Subaru Impreza (2000 - 2007)
Gloriously left-field (and in the hands of many an inexperienced rally driver, in a field) this generation II Subaru Impreza can put a sizeable slice of its sales success down to its tremendous success on rally stages. Be it STI, WRX or simply Impreza , those bobble-hatted fans of rallying embraced Subaru’s wild-child with a fervour that was the envy of all the Japanese firm's rivals. That 'race on Sunday, sell on Monday' worked, too, meaning there are quite a few used examples around.
Introduced in 2000, this second generation Impreza followed the successful formula of its predecessor to the letter. Slightly smaller than full-sized family cars like Toyota’s Avensis or Ford’s Mondeo, the Impreza actually offers similar space to a Corolla/Auris or a Focus. It’s a saloon too, or if you want a pseudo-estate, a ‘Sport Wagon’, which adds a hatchback and a little more practicality.
Like all Subarus it’s pretty workmanlike inside, the plastics akin to what you’d have if you melted the contents of your recycling bin, though for all their shininess and general lack of tactility the Subaru’s interior, like its mechanicals, are very robust. The exterior styling is either mundane or extrovert, depending on whether you’re after a non-turbo bread-and-butter run-around, or a rally-aping WRX and STI model. Thankfully the bug-eyed headlights of the car in 2000 were hastily replaced by more conventional lamps from 2002 onwards.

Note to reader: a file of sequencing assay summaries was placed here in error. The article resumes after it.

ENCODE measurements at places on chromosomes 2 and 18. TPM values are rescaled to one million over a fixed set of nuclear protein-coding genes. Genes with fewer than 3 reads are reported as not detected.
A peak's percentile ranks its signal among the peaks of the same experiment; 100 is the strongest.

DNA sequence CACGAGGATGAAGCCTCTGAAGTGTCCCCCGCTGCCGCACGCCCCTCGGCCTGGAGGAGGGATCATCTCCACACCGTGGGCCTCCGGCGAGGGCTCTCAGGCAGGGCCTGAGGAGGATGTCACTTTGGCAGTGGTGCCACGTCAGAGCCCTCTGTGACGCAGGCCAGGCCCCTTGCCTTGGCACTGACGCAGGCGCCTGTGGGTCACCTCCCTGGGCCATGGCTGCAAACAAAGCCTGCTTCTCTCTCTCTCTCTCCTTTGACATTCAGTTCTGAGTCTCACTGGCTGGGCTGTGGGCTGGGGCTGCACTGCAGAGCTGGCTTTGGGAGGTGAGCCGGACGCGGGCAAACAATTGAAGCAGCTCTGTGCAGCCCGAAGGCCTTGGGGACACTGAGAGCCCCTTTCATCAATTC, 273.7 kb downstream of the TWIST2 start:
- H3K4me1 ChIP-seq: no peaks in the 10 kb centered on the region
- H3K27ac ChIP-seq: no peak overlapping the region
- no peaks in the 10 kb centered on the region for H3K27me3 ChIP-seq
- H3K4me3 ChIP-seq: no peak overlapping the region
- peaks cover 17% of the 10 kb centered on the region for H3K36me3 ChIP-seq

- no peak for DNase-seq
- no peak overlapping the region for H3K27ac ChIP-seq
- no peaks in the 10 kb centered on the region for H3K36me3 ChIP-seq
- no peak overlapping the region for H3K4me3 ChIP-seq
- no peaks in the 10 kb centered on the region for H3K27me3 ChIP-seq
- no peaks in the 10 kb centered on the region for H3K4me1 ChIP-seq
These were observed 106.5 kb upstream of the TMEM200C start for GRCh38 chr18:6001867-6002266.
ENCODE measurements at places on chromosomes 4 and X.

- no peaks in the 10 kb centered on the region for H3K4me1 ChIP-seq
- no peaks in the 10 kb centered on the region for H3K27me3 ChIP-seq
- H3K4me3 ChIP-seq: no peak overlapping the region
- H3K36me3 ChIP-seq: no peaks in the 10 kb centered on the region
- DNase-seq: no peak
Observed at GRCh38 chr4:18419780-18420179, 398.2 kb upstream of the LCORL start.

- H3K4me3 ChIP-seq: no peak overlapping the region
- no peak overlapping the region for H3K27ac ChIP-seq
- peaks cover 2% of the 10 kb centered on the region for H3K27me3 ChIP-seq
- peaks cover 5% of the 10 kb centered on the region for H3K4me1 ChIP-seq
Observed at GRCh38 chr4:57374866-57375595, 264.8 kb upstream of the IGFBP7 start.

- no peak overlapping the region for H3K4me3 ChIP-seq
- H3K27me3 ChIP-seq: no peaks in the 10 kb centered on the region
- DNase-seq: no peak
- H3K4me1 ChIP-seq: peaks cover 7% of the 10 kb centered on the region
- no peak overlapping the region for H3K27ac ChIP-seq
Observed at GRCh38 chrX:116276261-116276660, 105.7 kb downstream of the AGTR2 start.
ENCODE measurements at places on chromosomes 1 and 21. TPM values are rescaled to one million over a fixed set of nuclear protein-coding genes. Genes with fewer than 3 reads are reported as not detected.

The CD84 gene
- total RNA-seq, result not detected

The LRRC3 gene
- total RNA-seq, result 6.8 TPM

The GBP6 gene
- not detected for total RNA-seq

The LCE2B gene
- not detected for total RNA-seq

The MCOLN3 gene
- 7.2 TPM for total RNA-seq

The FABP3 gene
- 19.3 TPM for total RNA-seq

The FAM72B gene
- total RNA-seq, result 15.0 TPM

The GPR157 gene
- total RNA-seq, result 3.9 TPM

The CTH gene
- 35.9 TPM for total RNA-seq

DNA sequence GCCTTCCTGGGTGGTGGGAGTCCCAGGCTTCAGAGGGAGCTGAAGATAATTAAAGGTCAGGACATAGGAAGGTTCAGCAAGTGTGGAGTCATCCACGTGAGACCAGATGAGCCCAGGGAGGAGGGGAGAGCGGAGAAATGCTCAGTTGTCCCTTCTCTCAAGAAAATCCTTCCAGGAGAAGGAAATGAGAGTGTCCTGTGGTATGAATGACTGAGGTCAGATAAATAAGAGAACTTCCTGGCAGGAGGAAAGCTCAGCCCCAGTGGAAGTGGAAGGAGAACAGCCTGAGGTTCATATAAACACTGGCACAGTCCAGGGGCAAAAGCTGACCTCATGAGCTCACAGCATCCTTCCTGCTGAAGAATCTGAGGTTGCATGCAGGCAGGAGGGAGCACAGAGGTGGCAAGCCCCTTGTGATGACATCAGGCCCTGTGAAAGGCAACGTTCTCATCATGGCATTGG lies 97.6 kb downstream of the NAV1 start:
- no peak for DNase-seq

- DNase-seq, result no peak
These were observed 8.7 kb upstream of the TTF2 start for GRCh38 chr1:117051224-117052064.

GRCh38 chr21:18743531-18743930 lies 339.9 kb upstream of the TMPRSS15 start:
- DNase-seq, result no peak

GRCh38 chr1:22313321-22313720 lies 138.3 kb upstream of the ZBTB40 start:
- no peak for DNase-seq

The engine line-up consists of a range of flat-four ‘boxer’ engines, and this unusual configuration is part of the reason it excelled as a rally car, though not admittedly with the lowly 1.5-litre naturally aspirated engine. For performance you need the 2.0-litre turbo, or 2.5-litre turbo, both combined to Subaru’s four-wheel drive system, giving it remarkable pace, allied with surefooted handling. A further facelift in 2005 is recognisable by the three-part front grille and sharper headlamp design. Automatic gearboxes are available on the naturally aspirated cars, but the turbocharged performance models only came with manual transmissions.
Watch out for tuned examples, the turbocharged models easily producing more than their stated horsepower. Numerous specials were produced, the myriad of WRX and STI options impossible to cover here. If you’re in the market it’s likely you’ll know what you’re after or take some time to do the research via specialised forums and owners’ clubs.
It won’t be cheap to fuel, but there’s no denying the appeal of a late WRX model with its turbocharged 2.5-litre engine, four-wheel drive and plentiful performance. Even the earliest cars will excite with their ability, keeping more modern performance machinery honest. There’s a decent selection, though do spend a bit of time checking out the car’s history. The saloon looks best to our eyes, but if you need a touch more practicality then the estate version is worth consideration.
Engine: 2,457cc four-cylinder, turbocharged petrol 'boxer'
Maximum speed: 192km/h
0-100km/h: 6.3 seconds
Fuel consumption: 10.5 litres/100km
Euro NCAP: n/a
• Incredible performance
• Surefooted poise
• Odd looks
• Awful interior
• Heinous fuel consumption
Not an obvious choice given the breadth of useful family cars out there to buy, but if you want a lot of performance, huge grip and mighty cross-country pace wrapped in a relatively plain body then the Impreza is hard to beat. It’s built to last, too, though you’ll get familiar with fuel stations.